‘It felt like the word lesbian was bad’

Thirty-one-year-old Archana Vijayan knew she was different when she was 13 years old.

Published: 10th September 2018 10:25 PM  |   Last Updated: 11th September 2018 05:45 AM   |  A+A-

Photo: Debadatta Mallick

By Express News Service

CHENNAI : Thirty-one-year-old Archana Vijayan knew she was different when she was 13 years old. At 21, she found that she was a lesbian and was trying to grapple with accepting her sexual orientation. In her first year of college, while flipping through the pages of a Tamil magazine, she learned the term lesbian. “It was an article that spoke about how this woman had made another woman a lesbian. It made me feel like the word lesbian was a bad one and I was extremely guilty because I was involved with a woman at that time,” she says. 

Archana spent extensive hours on the Internet connecting with people on chat rooms, online and support groups trying to understand more about what she was going through and how to cope. “College was the hardest period for me. I was studying in Coimbatore and I would get the most obnoxious text messages from people because the word spreads quickly. People would make vile statements like ‘You are a sinner’ and others would send messages full of unspeakable expletives. It scared me because I was concerned that this would escalate to physical violence. But, but thankfully nothing like that happened,” she recalls.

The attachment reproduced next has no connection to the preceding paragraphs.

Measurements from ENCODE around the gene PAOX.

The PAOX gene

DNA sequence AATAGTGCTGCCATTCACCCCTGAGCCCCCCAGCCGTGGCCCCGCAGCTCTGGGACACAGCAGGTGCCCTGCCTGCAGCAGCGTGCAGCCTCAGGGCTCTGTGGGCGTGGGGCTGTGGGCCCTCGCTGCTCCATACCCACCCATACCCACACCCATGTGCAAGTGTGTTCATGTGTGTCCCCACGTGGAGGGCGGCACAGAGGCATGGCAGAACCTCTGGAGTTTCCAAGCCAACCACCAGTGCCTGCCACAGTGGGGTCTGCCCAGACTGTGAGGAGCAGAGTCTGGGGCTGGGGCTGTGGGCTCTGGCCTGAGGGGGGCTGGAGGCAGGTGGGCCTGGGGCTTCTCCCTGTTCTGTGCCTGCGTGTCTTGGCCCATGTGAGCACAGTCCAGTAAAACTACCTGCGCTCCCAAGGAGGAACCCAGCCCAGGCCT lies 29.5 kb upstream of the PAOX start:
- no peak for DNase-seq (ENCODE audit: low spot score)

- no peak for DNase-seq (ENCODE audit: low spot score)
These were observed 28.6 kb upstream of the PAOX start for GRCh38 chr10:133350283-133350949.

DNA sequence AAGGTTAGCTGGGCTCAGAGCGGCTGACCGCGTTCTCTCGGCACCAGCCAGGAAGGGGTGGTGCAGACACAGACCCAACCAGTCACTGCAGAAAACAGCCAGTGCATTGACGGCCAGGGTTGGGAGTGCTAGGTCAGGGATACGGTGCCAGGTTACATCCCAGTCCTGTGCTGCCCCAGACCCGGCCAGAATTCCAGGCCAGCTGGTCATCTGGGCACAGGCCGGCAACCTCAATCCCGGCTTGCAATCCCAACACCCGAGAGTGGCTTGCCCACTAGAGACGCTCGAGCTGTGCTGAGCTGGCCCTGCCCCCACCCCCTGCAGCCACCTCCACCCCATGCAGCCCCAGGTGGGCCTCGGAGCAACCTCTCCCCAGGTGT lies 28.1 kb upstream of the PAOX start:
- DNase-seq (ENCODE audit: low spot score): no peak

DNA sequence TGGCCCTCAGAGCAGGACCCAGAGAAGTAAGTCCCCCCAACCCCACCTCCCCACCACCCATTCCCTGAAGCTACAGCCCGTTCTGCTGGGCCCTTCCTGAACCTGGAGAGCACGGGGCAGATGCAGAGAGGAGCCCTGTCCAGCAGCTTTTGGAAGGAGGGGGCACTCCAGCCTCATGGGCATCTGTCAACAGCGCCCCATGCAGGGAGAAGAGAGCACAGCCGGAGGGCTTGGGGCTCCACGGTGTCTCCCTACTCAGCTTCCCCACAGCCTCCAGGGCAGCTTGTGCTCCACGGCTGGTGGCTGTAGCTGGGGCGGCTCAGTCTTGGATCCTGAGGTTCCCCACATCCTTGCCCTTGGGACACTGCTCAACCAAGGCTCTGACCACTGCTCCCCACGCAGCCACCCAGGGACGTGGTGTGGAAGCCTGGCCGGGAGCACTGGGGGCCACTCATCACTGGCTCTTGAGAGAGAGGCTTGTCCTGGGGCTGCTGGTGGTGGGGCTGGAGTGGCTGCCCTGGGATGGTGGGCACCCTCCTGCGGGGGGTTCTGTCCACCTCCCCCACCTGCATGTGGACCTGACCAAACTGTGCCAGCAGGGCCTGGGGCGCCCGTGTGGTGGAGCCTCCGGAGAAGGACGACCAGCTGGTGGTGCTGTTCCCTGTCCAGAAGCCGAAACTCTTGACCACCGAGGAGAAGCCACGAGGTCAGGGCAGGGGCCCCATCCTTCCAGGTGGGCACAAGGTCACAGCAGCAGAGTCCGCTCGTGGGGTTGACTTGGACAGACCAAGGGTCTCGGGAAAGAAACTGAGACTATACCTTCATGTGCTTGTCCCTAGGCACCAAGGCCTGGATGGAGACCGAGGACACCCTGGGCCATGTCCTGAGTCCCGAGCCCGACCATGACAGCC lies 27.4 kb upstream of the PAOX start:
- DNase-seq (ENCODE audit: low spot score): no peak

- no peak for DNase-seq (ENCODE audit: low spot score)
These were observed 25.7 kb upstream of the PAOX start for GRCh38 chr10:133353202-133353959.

Archana came out to her family and friends in 2013. Ironically, it also happened to be the year the Supreme Court passed the judgment criminalising Section 377. “I was finally ready to accept that I was lesbian. I told my family, and it was not easy because my mother did not take it very well. Also, father had known this for five years and did not say anything.

Unfortunately, a year and a half later, Archana lost her father. 
“He was my silent supporter,” she says ruefully. “Things got harder at home because my mother was in denial. It took her five years to accept me the way I am.” But, things changed when Archana’s mother was made to watch an episode of a show that focussed on homosexuality. 

“Though she never said anything, she began reading about homosexuality and came in terms with it. She knows my girlfriend now and also walked the pride march in Chennai this year and enjoyed herself!” 
When asked about how the 377 verdict would change her life, Archana said it will help a lot of people who are struggling to come out. “The next step is to legalise same-sex marriages,” she says. “I would definitely like to get married. I want it to be a traditional mix of family and friends.” 

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